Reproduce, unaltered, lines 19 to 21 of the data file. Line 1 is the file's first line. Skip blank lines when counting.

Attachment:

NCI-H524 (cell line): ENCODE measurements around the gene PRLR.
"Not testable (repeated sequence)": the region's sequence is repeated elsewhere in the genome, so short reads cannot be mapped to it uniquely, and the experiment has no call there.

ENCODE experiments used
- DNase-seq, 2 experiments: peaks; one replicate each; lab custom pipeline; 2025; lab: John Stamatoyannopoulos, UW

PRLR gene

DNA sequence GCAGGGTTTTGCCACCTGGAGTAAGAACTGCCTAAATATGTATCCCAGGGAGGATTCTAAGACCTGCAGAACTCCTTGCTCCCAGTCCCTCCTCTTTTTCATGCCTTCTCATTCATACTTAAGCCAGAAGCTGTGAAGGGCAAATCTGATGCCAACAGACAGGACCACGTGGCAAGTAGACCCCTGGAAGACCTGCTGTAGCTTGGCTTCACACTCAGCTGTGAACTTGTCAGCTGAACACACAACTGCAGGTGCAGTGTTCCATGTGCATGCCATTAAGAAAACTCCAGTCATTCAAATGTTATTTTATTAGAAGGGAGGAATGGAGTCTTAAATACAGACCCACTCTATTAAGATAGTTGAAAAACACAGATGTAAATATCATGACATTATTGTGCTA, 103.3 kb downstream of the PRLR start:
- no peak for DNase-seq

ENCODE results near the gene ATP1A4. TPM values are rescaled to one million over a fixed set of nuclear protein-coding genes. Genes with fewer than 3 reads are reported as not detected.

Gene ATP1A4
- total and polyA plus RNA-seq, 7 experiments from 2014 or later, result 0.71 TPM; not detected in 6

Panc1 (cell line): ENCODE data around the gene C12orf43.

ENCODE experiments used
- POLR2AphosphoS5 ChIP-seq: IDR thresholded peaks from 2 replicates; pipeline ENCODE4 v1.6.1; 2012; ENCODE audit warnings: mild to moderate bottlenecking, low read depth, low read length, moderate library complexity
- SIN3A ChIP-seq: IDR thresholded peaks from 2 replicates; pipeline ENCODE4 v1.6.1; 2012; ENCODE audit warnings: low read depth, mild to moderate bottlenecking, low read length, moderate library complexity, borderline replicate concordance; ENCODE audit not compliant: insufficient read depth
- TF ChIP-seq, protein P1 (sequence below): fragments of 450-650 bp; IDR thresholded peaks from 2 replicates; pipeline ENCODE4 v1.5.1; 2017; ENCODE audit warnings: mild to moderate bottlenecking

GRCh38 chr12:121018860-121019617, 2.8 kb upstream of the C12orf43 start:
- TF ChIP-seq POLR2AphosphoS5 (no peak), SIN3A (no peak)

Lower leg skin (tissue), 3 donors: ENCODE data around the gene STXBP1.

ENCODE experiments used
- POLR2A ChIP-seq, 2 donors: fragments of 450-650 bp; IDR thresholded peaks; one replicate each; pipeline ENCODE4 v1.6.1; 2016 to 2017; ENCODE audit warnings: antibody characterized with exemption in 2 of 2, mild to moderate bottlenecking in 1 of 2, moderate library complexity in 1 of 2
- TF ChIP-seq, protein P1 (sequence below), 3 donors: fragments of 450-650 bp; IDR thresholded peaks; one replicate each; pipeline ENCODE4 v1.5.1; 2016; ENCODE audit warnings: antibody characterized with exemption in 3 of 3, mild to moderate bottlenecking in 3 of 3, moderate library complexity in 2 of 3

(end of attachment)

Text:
ENCODE experiments used
- POLR2A ChIP-seq, 2 donors: fragments of 450-650 bp; IDR thresholded peaks; one replicate each; pipeline ENCODE4 v1.6.1; 2016 to 2017; ENCODE audit warnings: antibody characterized with exemption in 2 of 2, mild to moderate bottlenecking in 1 of 2, moderate library complexity in 1 of 2
- TF ChIP-seq, protein P1 (sequence below), 3 donors: fragments of 450-650 bp; IDR thresholded peaks; one replicate each; pipeline ENCODE4 v1.5.1; 2016; ENCODE audit warnings: antibody characterized with exemption in 3 of 3, mild to moderate bottlenecking in 3 of 3, moderate library complexity in 2 of 3